Oat Bran Muffins

Much as I adore good chocolate, I eat a pretty balanced diet and like to use a variety of fruits, vegetables and other healthy ingredients when I cook and bake.

Recently, I’ve started experimenting with oat bran muffins. Oat bran is high in fibre and lowers bad cholesterol, among other beneficial effects. Image

This week, I found a recipe online that I plan to make again soon. I’ll include the link at the bottom of this post. It’s from a  blog written by Jae Steele, a Toronto-based cookbook author and holistic nutritionist whose name I wasn’t familiar with.

On my first attempt to follow her recipe, I was sure I’d read the directions wrong. There’s no flour! Also, there’s no egg.

Without eggs, and with soy yogourt, as the recipe suggests, the muffins are vegan.

Another bonus – maple syrup, not refined sugar, is the sweetener. And a third – the muffins are celiac-friendly (gluten-free if you use oat bran that is certified gluten-free).

I was skeptical about the end result, though.

However, Steele wrote that the muffins would not turn out to be hockey pucks.

She was right. The yogourt and applesauce in the recipe made for a moist batter that held together, and the chopped apple, grated orange peel and dried fruit (she used prunes, I preferred raisins) added flavour and texture.

My only quibble is the small size of the muffins. It was hard to stop at one, and we finished them very quickly.


Wild Rice with Sauteed Sweet Potatoes

Now that I’m blogging about food, I’m more motivated to look for creative ways to use ingredients that are already in my kitchen.Image

In recent years – and recent weeks – a couple of things have changed.

1.     Over the last few years, the internet has influenced the way I source recipes and plan meals. Instead of relying primarily on my cookbooks, I often turn to Google, and enter ingredients that I want to use up. I’ve come across interesting food blogs and recipes, and I find it’s an efficient way to use what I have, as well as delay grocery shopping a day or two.

2.     The other thing that’s different is that, as a newbie food blogger, I’m concerned about the risk of breaching copyrights on my blog. From what I’ve read online (which isn’t necessarily authoritative), lists of ingredients are not subject to copyright laws, but recipe instructions may be. With that in mind, I’ve been thinking of ways to adapt favourite recipes to make them my own.

The other day, I cooked some wild rice, which had been in my pantry for months. I considered adding red peppers, snow peas, and cashews, key ingredients in a recipe that appears in Susan Mendelson’s Official Cookbook of Expo 86. Unfortunately – or maybe not – I didn’t have the necessary ingredients.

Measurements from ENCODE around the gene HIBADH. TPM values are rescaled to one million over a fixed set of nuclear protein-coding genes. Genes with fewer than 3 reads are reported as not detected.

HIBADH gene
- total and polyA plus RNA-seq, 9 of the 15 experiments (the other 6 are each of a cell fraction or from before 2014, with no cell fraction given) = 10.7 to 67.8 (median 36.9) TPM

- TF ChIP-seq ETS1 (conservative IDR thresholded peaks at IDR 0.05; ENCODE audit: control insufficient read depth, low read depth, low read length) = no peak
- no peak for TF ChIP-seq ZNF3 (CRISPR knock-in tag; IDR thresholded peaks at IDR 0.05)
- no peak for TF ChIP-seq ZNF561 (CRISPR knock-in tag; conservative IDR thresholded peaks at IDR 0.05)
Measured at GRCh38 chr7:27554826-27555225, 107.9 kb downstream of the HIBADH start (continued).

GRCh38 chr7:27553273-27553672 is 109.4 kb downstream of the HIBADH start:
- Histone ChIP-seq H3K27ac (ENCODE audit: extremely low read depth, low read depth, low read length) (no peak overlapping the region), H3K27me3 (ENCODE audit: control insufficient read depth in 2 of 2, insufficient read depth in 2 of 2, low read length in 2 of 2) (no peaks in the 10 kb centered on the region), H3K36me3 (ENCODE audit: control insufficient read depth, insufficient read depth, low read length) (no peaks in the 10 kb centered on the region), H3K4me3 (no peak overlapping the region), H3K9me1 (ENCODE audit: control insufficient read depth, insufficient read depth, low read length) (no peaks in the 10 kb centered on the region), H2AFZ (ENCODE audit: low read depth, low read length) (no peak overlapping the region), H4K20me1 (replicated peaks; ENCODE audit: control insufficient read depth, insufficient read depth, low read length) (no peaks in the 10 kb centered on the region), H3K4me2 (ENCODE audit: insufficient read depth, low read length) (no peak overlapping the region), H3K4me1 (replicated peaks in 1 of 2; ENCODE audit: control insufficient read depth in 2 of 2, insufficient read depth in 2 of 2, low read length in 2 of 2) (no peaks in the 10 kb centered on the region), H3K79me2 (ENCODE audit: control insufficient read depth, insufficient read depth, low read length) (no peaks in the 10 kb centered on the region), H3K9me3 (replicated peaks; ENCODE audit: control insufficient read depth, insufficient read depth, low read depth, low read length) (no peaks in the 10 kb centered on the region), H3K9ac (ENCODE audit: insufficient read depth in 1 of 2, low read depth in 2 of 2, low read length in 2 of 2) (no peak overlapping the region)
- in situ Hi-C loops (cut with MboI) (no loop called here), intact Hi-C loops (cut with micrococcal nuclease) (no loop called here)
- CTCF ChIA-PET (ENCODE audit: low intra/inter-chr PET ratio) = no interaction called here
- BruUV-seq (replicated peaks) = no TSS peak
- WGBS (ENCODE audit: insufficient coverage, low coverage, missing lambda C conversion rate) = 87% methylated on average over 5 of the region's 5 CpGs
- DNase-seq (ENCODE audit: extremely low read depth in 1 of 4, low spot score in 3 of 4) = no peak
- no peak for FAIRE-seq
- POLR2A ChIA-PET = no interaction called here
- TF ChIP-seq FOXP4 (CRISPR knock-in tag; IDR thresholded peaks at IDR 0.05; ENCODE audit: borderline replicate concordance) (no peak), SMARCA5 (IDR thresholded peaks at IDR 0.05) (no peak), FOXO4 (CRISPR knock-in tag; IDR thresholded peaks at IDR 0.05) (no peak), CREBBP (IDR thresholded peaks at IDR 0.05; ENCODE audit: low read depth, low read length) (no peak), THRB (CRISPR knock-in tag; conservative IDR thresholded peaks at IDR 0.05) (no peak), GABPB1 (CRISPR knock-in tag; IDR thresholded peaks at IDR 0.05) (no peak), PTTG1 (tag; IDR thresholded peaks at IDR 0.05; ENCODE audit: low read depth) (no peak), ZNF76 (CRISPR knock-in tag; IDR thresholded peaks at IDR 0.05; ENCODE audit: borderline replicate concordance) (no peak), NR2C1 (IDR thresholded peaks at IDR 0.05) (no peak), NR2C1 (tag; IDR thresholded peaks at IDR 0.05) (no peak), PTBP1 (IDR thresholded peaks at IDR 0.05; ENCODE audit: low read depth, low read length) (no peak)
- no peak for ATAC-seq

The dish that I ended up making was inspired by Mendelson’s recipe, and by the limited choice of vegetables I had on hand. Her book dates back to the 1986 World’s Fair in Vancouver, BC, and is a favourite of mine for its appealing pictures and easy-to-follow instructions.

Although the book doesn’t mention it, her wild rice recipe (and mine too) is vegan and dairy-free. It can be made gluten-free by substituting gluten-free tamari for soy sauce.

I used sweet potato and zucchini, which added flavour, colour and contrasting texture to the wild rice. Not to mention that sweet potato is a  so-called “superfood.” We enjoyed the resulting side dish the day I made it, and ate it chilled the next day as a salad.

Here’s my recipe:

Wild Rice with  Sweet Potato & Zucchini (inspired by Susan Mendelson’s Wild Rice with Red Peppers & Snow Peas)                                                  NB – recipe has been updated to make it gluten-free

1 cup wild rice

4 cups water

canola oil to thinly cover pan

1 onion, chopped

1 clove garlic, pressed

1 sweet potato, peeled and cut into 1/4 –inch dice

½ zucchini, cut into ¼-inch dice

1 T. low-sodium soy sauce (or gluten-free tamari, for a gluten-free version)

sesame seeds for garnish (and nutrients!)

1.     Cook wild rice according to package directions. Keep an eye on it. Mine was ready sooner than I expected. Drain well.

2.     Heat oil in large non-stick pan on medium high. When one piece of onion sizzles, add garlic and the rest of the onion, and sauté for a minute or two.

3.     Add sweet potato for about a minute, then add zucchini. The sweet potato should be cooked until edible but not overly soft. Taste-test or insert the tip of a paring knife into one of the pieces to check for doneness.

4.     Add soy sauce and vegetables to rice, and combine.

5.     Sprinkle with sesame seeds before serving.

6.     Enjoy!

A bonus today – friends travelling in Costa Rica sent me a link to this blog,  written by teachers from Chattanooga who are on the same tour. Yesterday, they posted food pictures for me! They also have some interesting photos of wildlife, and instructions for choosing a tasty pineapple: http://normalparkfirstgrade.weebly.com/1/post/2013/07/movin-right-along.html